The thought process starts considering the specific application and in determining what the requirements are for the space and how the electric lighting will enhance pupil performance within the classroom space. When designing the lighting solution, it is important that the optimum form of lighting and appropriate luminaire arrangement is considered to provide a lighting solution which works well with any arrangement of table or desk layout and as students are working in multiple orientations within the space, the requirements of a uniform level of illumination without significant differences in vertical luminance values is of great importance.
The considered conclusion may be to provide electric illumination which will enable the students and pupils to carry out the tasks required of them both efficiently and effectively within an aesthetic pleasing environment, but this may be based upon a number of different aspects, by providing a lighting solution which meets the specification and also includes a suitable lighting control system which can offer an optimum lighting solution for the many different uses of the space being illuminated. To review and take account of the legislative standards relating to educational buildings whilst also reviewing other information of guidance including the consideration detail of daylight, internal reflectances within the different spaces, the variance of working plane heights, the different levels of illuminance, to minimise discomfort and disability glare as well the specifying the type, the number, the orientation and geographical location of the proposed luminaires.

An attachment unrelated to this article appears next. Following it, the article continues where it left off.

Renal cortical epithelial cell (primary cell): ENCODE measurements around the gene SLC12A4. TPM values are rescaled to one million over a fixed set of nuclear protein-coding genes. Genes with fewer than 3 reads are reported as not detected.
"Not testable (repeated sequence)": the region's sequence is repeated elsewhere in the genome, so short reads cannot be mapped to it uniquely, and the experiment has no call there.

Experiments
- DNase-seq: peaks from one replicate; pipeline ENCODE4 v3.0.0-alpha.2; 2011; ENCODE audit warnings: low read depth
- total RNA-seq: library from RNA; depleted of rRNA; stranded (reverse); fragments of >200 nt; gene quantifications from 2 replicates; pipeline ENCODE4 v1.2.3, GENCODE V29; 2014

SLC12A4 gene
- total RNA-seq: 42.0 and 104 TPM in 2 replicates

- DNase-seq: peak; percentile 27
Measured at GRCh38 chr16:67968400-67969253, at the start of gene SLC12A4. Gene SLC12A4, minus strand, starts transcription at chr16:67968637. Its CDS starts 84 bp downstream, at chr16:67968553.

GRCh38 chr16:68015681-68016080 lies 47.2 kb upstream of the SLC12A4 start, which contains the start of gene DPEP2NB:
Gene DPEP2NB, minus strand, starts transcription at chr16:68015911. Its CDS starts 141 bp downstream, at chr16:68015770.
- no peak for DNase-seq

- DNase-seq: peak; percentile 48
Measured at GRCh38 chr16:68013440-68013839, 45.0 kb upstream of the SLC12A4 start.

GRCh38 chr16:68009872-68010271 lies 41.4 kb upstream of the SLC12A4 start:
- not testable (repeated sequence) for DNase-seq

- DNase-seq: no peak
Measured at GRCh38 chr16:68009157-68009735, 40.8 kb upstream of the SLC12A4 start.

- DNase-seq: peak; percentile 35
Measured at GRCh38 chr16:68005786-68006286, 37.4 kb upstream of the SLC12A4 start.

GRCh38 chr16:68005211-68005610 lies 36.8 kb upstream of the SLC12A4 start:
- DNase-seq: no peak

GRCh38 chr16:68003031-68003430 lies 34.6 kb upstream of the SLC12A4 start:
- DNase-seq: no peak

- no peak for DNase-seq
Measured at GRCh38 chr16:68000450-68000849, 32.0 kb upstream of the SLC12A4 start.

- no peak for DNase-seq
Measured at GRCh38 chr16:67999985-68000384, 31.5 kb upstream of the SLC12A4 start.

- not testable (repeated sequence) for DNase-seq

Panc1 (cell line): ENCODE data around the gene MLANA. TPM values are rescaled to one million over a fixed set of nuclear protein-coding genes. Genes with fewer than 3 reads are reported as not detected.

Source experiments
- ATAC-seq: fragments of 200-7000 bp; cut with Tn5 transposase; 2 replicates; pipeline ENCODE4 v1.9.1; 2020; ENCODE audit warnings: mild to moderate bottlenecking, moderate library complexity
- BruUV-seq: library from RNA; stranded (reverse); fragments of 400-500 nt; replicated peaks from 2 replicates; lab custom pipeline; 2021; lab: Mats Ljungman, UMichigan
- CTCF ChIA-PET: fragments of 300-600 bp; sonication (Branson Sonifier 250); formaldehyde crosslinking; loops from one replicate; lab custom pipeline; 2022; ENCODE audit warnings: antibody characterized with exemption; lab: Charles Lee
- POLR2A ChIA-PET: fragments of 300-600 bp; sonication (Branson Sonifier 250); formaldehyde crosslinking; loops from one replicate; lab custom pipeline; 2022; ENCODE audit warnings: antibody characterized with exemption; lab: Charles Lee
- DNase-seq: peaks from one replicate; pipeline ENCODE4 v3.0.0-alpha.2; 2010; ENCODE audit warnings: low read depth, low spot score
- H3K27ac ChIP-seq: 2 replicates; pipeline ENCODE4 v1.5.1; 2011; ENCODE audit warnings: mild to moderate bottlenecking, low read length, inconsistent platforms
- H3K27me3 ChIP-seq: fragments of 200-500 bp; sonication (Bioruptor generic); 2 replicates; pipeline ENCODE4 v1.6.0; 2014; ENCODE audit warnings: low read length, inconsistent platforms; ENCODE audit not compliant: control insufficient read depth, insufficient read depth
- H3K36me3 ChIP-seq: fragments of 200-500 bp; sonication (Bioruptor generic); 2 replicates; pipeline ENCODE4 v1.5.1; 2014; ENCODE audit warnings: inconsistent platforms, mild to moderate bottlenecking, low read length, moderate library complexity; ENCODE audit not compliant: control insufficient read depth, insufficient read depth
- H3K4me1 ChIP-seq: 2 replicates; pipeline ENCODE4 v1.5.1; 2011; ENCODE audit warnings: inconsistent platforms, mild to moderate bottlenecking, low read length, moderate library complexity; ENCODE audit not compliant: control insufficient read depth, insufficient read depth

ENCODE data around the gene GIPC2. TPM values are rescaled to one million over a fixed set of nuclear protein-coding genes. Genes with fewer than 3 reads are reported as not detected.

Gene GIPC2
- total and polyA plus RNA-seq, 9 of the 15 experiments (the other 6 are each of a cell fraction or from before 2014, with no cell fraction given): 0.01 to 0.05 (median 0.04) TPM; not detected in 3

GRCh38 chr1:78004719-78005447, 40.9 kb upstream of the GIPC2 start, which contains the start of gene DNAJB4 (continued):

Where there is a suspended ceiling installed, many schools prefer a clean ceiling and to this end prefer an installation of recessed luminaires, however in doing so, a consideration is the position of the fittings within the ceiling as moving the outer rows closer to the wall will assist in increasing vertical illumination on the walls, preventing a reduction in concentration resulting in possible fatigue to pupils.